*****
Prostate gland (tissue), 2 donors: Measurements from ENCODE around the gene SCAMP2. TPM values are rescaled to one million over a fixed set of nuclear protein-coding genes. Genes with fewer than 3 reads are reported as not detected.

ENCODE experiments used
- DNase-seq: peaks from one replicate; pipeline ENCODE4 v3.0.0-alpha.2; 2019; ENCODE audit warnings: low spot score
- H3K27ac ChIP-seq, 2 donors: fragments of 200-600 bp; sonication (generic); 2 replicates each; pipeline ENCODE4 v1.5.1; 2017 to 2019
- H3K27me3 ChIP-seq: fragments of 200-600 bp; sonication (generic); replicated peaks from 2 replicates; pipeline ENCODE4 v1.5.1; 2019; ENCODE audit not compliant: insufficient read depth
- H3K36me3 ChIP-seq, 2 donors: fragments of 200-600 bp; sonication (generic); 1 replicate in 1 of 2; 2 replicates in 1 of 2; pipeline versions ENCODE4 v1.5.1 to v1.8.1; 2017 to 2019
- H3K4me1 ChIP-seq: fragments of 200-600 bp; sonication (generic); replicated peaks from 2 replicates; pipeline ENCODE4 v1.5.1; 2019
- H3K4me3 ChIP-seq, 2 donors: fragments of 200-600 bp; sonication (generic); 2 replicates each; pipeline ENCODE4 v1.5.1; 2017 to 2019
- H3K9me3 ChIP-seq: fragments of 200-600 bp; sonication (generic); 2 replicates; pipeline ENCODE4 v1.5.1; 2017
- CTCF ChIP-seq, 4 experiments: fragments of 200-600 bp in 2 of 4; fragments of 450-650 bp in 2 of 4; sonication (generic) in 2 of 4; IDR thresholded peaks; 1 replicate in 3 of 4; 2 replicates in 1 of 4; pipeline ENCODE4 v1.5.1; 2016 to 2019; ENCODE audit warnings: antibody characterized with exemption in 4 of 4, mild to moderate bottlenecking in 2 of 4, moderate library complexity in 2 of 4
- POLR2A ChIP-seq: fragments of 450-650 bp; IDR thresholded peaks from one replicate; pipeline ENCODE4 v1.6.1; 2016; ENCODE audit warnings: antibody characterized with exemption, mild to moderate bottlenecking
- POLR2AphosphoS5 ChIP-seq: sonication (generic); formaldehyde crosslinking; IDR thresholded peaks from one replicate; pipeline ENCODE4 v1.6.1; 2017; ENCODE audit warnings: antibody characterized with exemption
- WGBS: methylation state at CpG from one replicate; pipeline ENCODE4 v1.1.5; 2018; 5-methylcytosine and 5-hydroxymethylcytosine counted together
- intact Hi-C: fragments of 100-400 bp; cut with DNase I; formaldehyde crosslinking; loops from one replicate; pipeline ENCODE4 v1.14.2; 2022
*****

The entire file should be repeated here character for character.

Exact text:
Prostate gland (tissue), 2 donors: Measurements from ENCODE around the gene SCAMP2. TPM values are rescaled to one million over a fixed set of nuclear protein-coding genes. Genes with fewer than 3 reads are reported as not detected.

ENCODE experiments used
- DNase-seq: peaks from one replicate; pipeline ENCODE4 v3.0.0-alpha.2; 2019; ENCODE audit warnings: low spot score
- H3K27ac ChIP-seq, 2 donors: fragments of 200-600 bp; sonication (generic); 2 replicates each; pipeline ENCODE4 v1.5.1; 2017 to 2019
- H3K27me3 ChIP-seq: fragments of 200-600 bp; sonication (generic); replicated peaks from 2 replicates; pipeline ENCODE4 v1.5.1; 2019; ENCODE audit not compliant: insufficient read depth
- H3K36me3 ChIP-seq, 2 donors: fragments of 200-600 bp; sonication (generic); 1 replicate in 1 of 2; 2 replicates in 1 of 2; pipeline versions ENCODE4 v1.5.1 to v1.8.1; 2017 to 2019
- H3K4me1 ChIP-seq: fragments of 200-600 bp; sonication (generic); replicated peaks from 2 replicates; pipeline ENCODE4 v1.5.1; 2019
- H3K4me3 ChIP-seq, 2 donors: fragments of 200-600 bp; sonication (generic); 2 replicates each; pipeline ENCODE4 v1.5.1; 2017 to 2019
- H3K9me3 ChIP-seq: fragments of 200-600 bp; sonication (generic); 2 replicates; pipeline ENCODE4 v1.5.1; 2017
- CTCF ChIP-seq, 4 experiments: fragments of 200-600 bp in 2 of 4; fragments of 450-650 bp in 2 of 4; sonication (generic) in 2 of 4; IDR thresholded peaks; 1 replicate in 3 of 4; 2 replicates in 1 of 4; pipeline ENCODE4 v1.5.1; 2016 to 2019; ENCODE audit warnings: antibody characterized with exemption in 4 of 4, mild to moderate bottlenecking in 2 of 4, moderate library complexity in 2 of 4
- POLR2A ChIP-seq: fragments of 450-650 bp; IDR thresholded peaks from one replicate; pipeline ENCODE4 v1.6.1; 2016; ENCODE audit warnings: antibody characterized with exemption, mild to moderate bottlenecking
- POLR2AphosphoS5 ChIP-seq: sonication (generic); formaldehyde crosslinking; IDR thresholded peaks from one replicate; pipeline ENCODE4 v1.6.1; 2017; ENCODE audit warnings: antibody characterized with exemption
- WGBS: methylation state at CpG from one replicate; pipeline ENCODE4 v1.1.5; 2018; 5-methylcytosine and 5-hydroxymethylcytosine counted together
- intact Hi-C: fragments of 100-400 bp; cut with DNase I; formaldehyde crosslinking; loops from one replicate; pipeline ENCODE4 v1.14.2; 2022